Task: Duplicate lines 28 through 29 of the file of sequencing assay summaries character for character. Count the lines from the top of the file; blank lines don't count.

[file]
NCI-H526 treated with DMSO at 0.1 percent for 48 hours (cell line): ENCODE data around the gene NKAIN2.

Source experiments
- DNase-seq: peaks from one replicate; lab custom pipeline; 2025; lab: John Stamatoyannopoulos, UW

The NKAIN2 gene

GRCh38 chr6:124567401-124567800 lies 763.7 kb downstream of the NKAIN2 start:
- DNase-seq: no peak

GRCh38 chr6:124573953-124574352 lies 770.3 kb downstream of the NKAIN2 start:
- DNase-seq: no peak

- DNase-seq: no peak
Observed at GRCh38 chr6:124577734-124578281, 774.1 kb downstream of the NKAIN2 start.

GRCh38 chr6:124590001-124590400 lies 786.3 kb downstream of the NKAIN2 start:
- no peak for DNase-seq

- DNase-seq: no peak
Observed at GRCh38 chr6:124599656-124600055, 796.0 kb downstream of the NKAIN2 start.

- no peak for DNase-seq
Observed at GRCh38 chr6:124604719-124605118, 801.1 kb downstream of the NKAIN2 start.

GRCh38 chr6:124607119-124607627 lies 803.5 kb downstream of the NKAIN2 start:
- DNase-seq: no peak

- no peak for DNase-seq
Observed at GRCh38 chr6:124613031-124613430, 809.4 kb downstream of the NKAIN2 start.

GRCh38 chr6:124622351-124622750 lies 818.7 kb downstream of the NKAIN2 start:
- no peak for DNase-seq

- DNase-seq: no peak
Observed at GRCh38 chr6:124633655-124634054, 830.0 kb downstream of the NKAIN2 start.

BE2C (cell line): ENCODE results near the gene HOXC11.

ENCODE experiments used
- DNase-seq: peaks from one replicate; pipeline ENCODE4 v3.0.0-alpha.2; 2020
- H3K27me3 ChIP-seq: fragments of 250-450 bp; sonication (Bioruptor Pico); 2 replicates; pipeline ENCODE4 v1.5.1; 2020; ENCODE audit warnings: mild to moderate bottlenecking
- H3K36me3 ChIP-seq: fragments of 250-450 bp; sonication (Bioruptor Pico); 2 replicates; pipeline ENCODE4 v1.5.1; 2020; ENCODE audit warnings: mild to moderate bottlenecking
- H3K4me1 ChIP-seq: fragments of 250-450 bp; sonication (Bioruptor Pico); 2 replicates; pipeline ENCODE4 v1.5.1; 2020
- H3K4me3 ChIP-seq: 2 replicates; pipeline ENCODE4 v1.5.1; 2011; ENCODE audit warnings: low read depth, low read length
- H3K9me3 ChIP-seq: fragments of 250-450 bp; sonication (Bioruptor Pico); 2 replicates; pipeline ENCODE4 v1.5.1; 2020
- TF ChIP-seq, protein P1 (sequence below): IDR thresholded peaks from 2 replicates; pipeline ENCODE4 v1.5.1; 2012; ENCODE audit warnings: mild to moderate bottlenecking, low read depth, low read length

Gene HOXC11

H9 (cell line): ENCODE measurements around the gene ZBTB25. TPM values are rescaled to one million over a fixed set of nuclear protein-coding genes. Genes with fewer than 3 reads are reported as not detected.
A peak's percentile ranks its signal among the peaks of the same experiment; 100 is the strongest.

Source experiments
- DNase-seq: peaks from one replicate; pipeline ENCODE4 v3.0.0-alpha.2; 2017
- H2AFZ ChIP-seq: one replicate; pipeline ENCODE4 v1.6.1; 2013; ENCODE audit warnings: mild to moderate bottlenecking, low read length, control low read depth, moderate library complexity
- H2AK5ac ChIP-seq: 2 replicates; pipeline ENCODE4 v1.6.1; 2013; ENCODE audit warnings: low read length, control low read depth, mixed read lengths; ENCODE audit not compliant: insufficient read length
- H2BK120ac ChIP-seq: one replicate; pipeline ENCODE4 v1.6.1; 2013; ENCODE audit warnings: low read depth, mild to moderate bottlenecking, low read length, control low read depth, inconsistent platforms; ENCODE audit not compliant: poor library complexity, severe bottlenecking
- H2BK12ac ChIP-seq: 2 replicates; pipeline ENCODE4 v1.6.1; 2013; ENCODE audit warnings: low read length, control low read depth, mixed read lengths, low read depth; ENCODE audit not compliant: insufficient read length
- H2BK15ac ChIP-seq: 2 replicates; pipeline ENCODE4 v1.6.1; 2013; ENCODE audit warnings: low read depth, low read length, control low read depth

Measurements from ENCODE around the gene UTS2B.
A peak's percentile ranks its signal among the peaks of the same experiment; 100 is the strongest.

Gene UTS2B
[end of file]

- H3K27me3 ChIP-seq: fragments of 250-450 bp; sonication (Bioruptor Pico); 2 replicates; pipeline ENCODE4 v1.5.1; 2020; ENCODE audit warnings: mild to moderate bottlenecking
- H3K36me3 ChIP-seq: fragments of 250-450 bp; sonication (Bioruptor Pico); 2 replicates; pipeline ENCODE4 v1.5.1; 2020; ENCODE audit warnings: mild to moderate bottlenecking